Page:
If you think of riding a bike in terms of pedagogy, training wheels are what learning experts call scaffolding. Way back in 1991, Allan Collins, John Seely Brown, and Ann Holum wrote about a type of teaching called cognitive apprenticeship, and they used the term scaffolding to describe “the support the master gives apprentices in carrying out a task. This can range from doing almost the entire task for them to giving occasional hints as to what to do next.” As the student—the apprentice—becomes more competent, the teacher—the master—gradually backs away, in effect removing the scaffolding. It’s a process Collins, Brown, and Holum call “fading.” The problem with training wheels, then, is that fading is all but impossible. You either have training wheels, or you don’t.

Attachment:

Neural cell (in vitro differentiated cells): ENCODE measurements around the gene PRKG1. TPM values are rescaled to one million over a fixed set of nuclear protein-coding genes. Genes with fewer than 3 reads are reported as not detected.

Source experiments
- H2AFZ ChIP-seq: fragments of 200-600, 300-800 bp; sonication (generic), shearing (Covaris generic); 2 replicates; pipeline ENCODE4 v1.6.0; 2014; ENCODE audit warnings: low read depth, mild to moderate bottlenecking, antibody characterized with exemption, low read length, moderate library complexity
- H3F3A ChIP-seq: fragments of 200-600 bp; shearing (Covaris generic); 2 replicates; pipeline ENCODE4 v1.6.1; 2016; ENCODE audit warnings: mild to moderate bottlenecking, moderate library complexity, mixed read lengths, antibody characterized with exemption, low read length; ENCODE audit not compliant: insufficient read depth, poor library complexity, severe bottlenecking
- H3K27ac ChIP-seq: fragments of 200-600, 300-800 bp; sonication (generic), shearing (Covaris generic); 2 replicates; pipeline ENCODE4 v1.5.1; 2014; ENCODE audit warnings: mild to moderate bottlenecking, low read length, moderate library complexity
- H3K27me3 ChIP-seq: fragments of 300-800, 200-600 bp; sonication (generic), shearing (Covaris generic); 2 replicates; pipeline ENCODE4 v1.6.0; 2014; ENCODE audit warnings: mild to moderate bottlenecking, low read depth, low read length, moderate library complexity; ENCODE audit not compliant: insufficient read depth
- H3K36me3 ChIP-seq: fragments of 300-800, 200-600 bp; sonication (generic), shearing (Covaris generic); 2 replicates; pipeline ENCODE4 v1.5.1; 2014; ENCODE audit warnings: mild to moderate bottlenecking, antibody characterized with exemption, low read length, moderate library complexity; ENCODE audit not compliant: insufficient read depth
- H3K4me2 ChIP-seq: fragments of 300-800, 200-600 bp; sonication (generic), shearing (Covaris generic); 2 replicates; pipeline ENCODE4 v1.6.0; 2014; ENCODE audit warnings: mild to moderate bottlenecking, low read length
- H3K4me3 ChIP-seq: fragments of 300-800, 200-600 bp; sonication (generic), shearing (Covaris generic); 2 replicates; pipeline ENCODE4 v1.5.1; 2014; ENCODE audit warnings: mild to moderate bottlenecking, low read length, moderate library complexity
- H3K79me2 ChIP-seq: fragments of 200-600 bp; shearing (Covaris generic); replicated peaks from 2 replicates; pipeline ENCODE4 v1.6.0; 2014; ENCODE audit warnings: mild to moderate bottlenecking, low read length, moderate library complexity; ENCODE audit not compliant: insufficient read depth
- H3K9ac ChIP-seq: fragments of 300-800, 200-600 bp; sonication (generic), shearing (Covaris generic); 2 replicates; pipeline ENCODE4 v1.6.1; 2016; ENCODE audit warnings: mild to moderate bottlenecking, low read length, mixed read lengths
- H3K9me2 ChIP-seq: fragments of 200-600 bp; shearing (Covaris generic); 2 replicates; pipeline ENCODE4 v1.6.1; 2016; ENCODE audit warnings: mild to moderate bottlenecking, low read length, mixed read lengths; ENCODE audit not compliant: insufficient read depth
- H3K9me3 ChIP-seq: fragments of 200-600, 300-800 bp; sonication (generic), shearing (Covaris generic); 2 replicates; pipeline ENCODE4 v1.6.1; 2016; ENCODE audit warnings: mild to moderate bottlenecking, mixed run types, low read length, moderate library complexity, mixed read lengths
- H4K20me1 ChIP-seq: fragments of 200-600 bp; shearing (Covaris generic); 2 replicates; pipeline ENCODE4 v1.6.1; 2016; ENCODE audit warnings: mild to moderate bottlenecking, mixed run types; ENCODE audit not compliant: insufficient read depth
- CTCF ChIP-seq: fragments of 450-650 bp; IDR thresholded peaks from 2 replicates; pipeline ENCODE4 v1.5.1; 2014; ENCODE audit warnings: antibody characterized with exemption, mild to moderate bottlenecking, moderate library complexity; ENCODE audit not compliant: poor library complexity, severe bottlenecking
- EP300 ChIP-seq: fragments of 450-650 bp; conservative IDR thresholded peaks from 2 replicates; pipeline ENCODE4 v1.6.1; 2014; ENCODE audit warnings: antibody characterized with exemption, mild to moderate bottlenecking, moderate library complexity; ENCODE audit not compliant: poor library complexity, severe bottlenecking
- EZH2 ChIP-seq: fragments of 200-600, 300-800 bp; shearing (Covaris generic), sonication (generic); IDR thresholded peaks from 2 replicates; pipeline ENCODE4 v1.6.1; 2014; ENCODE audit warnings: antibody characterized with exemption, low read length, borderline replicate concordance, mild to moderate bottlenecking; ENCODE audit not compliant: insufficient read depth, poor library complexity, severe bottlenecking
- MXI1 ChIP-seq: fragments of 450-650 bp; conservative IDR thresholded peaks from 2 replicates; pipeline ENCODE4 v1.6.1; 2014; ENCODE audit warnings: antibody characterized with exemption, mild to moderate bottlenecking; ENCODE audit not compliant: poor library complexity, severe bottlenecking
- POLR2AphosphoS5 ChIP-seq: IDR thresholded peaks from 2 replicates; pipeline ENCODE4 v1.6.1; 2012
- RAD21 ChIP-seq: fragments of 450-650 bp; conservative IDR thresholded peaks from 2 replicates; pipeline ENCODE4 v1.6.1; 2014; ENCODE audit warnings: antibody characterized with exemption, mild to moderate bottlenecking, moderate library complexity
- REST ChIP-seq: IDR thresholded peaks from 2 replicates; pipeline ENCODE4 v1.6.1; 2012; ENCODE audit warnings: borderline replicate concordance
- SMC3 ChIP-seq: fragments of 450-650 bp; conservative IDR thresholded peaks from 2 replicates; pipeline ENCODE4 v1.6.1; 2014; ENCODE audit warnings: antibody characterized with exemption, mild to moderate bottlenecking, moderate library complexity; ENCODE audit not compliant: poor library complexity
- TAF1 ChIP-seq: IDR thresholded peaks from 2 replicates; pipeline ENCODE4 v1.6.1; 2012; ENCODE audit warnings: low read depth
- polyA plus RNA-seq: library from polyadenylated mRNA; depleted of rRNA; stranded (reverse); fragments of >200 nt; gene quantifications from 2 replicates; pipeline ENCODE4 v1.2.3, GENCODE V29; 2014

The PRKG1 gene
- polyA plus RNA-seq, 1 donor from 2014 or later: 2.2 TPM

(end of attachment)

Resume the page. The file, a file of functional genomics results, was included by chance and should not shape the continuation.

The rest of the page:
Training wheels are a kind of scaffolding. But they are intrusive scaffolding, obstructive scaffolding. These bulky metal add-ons get in the way quite literally, but they also interfere pedagogically. Riding a bike with training wheels prepares a child for nothing more than riding a bike—with training wheels.

My oldest child, I said, learned how to ride a bike with training wheels. But that’s not exactly what happened. After weeks of struggle—and mounting frustration—he learned. But only because I removed the all-or-nothing training wheels and replaced them with his own body. I not only removed the training wheels from his bike, but I removed the pedals themselves. In essence, I made a balance bike out of a conventional bike. Only then did he learn to balance, the most fundamental aspect of bike-riding. I learned something too: when my younger son was ready to ride a bike we would skip the training wheels entirely.